Please note: Inclusion of an item in this e-newsletter does NOT imply endorsement or support of such item by the United States Breastfeeding Committee, unless specifically noted.
NBCC Registration and Call for Proposals
The USBC has opened registration for the Eighth National Breastfeeding Coalitions Convening (NBCC) to be held August 4-5, 2018, in Atlanta, Georgia. To elevate our collective capacity to implement The Surgeon General's Call to Action to Support Breastfeeding, the NBCC program centers racial equity and community engagement, exploring some of the most pressing issues that impede our nation's ability to achieve better maternal, infant, and child health outcomes, and aims to build understanding, knowledge and inspiration for action. The theme for this year, Advancing Public Health Through an Equity-Centered Breastfeeding Movement, highlights the event's unique intersection of public health topics, equity learning sessions and peer sharing. Explore the preliminary program for more information about the event. The call for proposals to be considered for NBCC breakout panel presentations, breakfast table discussions, and poster presentations is open for one more week: the deadline to submit a proposal is Sunday, May 20. Find additional details in the Call for Proposals Guidelines and learn how to quickly and easily submit your proposal by watching the submission process tutorial.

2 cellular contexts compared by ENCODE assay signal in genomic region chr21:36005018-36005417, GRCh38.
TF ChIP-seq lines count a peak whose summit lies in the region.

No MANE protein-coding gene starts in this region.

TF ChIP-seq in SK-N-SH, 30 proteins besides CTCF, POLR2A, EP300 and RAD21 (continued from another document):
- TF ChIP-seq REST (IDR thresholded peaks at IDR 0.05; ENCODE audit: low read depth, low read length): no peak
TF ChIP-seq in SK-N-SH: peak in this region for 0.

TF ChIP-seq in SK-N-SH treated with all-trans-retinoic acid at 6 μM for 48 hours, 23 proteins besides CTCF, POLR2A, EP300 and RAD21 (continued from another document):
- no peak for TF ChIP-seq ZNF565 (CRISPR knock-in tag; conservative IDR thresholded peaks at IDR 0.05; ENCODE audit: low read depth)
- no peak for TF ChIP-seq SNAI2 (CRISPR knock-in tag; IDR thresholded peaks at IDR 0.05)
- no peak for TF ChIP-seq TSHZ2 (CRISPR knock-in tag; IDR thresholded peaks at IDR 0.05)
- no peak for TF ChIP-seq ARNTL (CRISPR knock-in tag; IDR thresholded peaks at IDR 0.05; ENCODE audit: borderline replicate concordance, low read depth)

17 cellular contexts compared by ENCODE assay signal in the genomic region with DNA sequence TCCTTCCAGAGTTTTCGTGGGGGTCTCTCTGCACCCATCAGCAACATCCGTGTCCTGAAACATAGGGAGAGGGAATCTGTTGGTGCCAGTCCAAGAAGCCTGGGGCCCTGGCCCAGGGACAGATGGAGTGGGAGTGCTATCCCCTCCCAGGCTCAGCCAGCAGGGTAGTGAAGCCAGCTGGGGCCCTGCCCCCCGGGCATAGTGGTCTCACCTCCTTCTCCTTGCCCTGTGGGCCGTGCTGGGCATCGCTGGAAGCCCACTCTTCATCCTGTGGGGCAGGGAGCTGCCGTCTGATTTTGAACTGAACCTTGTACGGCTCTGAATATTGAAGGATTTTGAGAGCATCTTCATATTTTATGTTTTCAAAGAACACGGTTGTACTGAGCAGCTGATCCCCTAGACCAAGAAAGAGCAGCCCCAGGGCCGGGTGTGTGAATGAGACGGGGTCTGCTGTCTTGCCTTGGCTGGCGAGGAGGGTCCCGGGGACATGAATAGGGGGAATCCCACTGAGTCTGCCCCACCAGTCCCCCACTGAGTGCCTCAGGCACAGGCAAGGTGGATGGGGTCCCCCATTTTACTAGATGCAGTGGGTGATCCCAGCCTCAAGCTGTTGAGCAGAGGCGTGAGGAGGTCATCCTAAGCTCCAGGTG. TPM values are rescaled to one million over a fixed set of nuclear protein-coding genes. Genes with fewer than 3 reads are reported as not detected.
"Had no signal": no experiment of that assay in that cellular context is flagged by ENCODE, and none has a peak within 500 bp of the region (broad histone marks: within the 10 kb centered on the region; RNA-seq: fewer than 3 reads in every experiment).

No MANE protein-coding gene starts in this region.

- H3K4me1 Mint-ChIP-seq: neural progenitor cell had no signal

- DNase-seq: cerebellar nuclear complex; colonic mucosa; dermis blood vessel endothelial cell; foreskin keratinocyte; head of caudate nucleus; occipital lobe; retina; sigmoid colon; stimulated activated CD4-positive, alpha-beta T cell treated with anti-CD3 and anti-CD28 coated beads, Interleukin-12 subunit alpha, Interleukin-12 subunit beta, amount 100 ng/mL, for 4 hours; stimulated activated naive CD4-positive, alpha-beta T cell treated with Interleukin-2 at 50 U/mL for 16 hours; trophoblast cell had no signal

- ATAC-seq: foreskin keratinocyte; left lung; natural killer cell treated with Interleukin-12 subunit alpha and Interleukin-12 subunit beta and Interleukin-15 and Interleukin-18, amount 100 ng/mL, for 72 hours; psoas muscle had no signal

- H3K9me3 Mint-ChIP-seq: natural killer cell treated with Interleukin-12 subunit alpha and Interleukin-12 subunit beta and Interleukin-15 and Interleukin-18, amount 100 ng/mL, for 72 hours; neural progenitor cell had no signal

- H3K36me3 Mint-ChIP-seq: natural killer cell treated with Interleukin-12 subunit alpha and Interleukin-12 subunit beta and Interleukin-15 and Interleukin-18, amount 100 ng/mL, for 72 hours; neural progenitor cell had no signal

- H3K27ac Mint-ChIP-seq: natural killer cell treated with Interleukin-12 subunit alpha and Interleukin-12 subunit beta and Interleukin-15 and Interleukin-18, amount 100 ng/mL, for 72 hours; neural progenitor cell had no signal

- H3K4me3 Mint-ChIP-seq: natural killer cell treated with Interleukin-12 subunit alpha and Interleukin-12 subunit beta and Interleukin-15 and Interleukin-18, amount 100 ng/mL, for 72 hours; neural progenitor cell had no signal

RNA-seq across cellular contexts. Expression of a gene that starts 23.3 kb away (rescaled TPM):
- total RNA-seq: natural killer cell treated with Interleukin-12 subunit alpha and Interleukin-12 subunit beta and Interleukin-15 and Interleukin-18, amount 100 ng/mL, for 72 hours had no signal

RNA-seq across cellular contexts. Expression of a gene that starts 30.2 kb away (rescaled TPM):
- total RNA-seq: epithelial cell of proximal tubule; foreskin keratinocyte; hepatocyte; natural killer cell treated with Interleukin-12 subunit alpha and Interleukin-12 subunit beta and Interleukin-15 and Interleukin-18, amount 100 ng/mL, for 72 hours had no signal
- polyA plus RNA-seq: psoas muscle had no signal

Invitation to Create an Organizational Profile on USBC Website
Tribal, local, cultural, and regional coalitions are invited to create an organizational group profile on the USBC website. This is a great way to connect with other organizations that are working to support breastfeeding families and raise the public profile of your organization! By creating a group profile for your organization, you can:
Set Engagement Levels to indicate your organization's interest level in collaborative work on a number of breastfeeding support topic areas. This database is a powerful tool that informs the development of our collaborative work and identification of stakeholders.
Share your organization's activities on each of The Surgeon General's Call to Action to Support Breastfeeding (SGCTA) Actions. Group profile entries populate public pages on the SGCTA Action Directory so that all visitors can easily find and read highlights of related activities from across the country, sorted by topic.
Add your organization to the Coalitions Directory so that interested individuals can find and contact your coalition with questions or resources.
New Infant and Toddler Nutrition Webpage, from CDC